It only takes a quick browse through Pinterest to ascertain that watercolour florals, pastel hues and calligraphic fonts are big business when it comes to wedding invitations. I came across a wealth of gorgeous designs matching these criteria, whilst in search of stationery for my own wedding. However, having never considered myself to be a stereotypically ‘girly girl’, I was equally not looking for the traditional graceful, floaty invitations now that I had the title of Bride-to-be.
In art, you are encouraged to push the boundaries rather than follow the crowd and as a designer, I didn’t want to sacrifice my taste and style simply because what I wanted was not present on the market. Instead, I decided to create it myself.
Dot & Harry aims to create simple, contemporary and carefully curated collections that fuse modern styles and digital graphics. Our style lends influence from hand rendered illustrations and texture to create bespoke stationery that is elegant, refined and effortlessly cool.
Dot & Harry acquired it’s name from my late grandparents, whom married at 20 years old and remained in love for a lifetime. My Grandfather worked as an engineer, building and fixing planes throughout World War Two and my Grandma was his right hand woman, making the parts needed in order for the planes to be fixed. They came from a generation who believed that if something was broken, you fixed it rather than throwing it away, a logic that they also applied to their enduring adoration for one another. They were not wealthy or decadent, they were classic and minimal. The logic of their lifestyle, as well as the beauty and efficiency that they both saw in industrial design can be seen throughout Dot & Harry’s collections.
The pomp and ceremony associated with wedding planning, is tradition that we have come to know and adore. However, much of this tradition is stereotypically feminine – from floral arrangements, to table dressing to dress fittings, there is an evidently female slant to many moments leading up to the big day. Programmes such as ‘Don’t Tell the Bride’ exploit entertainment value from the mere notion that a man could plan an entire wedding. Yet in contemporary society the gender balance of wedding planning is far more mutual than I feel a lot of outlets allow for. Now, my fiance is a proudly stylish man, which is just one of the many reasons that I have fallen in love with him, so when it comes to deciphering themes and colour schemes for our own big day, he wanted to be just as involved as I did. With this in mind, I wanted to create a series of stationery collections that were more unisex and inclusive to all genders. Dot & Harry’s designs are classical, elegant and simplistic, rather than being overtly gendered giving the invitations an identity that I feel is far more representative of both halves of any couple.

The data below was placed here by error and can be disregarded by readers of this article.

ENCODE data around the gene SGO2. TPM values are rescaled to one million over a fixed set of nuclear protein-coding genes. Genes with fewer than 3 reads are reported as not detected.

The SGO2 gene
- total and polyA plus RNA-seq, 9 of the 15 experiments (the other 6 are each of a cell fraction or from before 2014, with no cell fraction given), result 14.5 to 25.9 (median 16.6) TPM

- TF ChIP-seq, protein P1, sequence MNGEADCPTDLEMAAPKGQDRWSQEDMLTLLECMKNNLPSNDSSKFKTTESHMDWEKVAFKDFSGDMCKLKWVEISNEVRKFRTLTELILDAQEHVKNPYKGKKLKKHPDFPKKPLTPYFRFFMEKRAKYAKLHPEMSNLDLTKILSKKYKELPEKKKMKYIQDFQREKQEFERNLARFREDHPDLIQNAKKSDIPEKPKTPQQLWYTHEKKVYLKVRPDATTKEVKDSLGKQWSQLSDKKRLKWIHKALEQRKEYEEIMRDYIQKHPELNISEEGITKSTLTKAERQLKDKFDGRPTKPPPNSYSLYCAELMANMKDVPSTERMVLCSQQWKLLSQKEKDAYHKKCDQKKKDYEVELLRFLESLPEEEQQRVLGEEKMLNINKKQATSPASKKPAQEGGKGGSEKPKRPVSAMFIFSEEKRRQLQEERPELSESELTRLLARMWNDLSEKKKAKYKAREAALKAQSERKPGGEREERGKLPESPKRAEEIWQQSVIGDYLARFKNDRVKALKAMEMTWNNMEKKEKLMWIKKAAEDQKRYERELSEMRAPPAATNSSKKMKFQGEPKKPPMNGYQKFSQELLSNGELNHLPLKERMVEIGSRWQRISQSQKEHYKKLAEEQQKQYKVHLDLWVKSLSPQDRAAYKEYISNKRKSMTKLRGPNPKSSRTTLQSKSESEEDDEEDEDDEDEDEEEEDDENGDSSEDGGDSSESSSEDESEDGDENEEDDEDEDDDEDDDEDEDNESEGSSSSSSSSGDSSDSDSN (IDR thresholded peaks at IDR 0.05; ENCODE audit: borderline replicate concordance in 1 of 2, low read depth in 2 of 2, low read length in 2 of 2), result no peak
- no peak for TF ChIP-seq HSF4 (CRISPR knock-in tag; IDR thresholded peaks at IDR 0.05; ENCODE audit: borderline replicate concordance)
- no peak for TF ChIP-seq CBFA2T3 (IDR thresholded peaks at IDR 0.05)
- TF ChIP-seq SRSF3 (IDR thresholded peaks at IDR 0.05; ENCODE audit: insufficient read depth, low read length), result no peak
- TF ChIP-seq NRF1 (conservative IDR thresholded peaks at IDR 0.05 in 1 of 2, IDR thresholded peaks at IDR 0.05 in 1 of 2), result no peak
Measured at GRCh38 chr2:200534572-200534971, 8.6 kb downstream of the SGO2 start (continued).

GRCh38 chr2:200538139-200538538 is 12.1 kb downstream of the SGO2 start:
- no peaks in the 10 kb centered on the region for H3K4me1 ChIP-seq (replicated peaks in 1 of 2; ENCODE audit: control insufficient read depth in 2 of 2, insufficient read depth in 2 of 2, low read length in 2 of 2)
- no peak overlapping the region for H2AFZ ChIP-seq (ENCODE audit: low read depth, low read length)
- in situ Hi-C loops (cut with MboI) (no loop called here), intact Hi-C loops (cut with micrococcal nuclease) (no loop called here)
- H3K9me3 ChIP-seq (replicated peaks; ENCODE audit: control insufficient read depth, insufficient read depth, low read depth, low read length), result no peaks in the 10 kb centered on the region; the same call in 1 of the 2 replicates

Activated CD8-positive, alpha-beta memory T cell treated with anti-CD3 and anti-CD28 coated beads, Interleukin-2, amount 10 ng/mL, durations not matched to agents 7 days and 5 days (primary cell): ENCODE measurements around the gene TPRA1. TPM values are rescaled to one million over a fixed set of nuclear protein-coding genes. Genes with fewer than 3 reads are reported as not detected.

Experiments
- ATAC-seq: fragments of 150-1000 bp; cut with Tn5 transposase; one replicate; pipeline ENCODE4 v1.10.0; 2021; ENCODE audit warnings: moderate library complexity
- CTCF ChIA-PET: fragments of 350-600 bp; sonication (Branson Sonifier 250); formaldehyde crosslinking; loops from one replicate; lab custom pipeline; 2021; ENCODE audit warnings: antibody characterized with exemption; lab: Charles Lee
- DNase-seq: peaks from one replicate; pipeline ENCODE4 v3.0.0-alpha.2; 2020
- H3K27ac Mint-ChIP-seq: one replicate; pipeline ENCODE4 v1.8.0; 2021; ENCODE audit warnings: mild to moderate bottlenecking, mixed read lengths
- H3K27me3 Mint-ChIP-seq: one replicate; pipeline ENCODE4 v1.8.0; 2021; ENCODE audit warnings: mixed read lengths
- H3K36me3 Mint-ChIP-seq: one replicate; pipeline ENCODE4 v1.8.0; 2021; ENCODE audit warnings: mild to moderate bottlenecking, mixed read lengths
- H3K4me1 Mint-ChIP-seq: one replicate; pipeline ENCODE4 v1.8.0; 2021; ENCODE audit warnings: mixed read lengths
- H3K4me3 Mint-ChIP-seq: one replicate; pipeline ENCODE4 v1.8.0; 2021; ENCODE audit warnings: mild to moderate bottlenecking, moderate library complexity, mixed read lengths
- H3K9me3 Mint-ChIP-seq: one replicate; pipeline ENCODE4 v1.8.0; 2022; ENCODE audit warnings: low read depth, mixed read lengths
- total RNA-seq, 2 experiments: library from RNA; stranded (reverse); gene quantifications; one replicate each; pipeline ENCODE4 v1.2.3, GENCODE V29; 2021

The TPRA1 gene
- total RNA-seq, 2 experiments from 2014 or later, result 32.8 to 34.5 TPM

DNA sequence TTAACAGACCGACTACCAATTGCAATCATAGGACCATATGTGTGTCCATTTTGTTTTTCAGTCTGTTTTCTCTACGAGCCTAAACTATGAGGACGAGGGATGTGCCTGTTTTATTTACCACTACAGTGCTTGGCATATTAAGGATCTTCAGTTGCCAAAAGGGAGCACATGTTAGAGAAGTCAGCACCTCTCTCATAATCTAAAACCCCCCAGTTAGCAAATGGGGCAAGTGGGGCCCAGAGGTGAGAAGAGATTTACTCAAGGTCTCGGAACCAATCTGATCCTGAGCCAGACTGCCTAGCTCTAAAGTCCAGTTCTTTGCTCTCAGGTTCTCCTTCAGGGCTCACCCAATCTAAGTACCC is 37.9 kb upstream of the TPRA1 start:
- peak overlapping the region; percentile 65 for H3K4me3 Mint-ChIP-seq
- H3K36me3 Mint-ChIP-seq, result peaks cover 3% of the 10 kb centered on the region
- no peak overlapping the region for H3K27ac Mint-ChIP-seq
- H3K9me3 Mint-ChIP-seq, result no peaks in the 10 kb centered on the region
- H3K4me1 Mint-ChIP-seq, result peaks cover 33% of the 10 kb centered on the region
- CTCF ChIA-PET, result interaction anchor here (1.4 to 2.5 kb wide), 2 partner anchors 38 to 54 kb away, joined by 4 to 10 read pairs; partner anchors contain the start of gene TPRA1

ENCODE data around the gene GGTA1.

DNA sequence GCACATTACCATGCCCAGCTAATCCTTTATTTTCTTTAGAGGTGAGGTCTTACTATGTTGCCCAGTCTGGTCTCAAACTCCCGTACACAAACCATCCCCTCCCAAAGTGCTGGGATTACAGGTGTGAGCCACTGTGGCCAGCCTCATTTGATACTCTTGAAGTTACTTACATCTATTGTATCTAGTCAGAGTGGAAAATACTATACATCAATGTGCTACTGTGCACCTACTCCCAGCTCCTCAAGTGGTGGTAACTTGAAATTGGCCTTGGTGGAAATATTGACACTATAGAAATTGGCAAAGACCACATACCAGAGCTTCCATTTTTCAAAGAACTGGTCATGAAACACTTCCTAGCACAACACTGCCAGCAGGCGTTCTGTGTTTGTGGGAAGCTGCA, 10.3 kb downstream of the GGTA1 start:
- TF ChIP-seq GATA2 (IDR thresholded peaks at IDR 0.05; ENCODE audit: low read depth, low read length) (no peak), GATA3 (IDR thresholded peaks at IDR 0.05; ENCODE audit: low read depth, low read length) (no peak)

I have tried to steer clear of the regular confinements that are associated with weddings throughout all Dot & Harry collections and instead, offer bold, graphic and carefully considered stationery that is semi-customisable to fit each couple’s personality preferences and theme.
Each design is as unique as the couple that chooses it, as paper colour, ink colour, words and finishes can all be tweaked and changed as you see fit. Every piece of stationery is lovingly laid out and design to fit your specifications. We can work together to create the perfect set that is just right for you and your day.
I am proud to offer a high quality, personalised service through Dot & Harry. However, as a young bride myself, I was slightly taken aback by the the high entry price to this kind of wedding stationery experience. Not wishing to adhere to this barrier to entry, I have been incredibly competitive with my costings to allow young betrothed couples an opportunity that I found scarce to come by. At the heart of Dot & Harry is a genuine desire to provide bespoke invitations for couples as captivatingly quirky as I would like to believe myself and Alex are.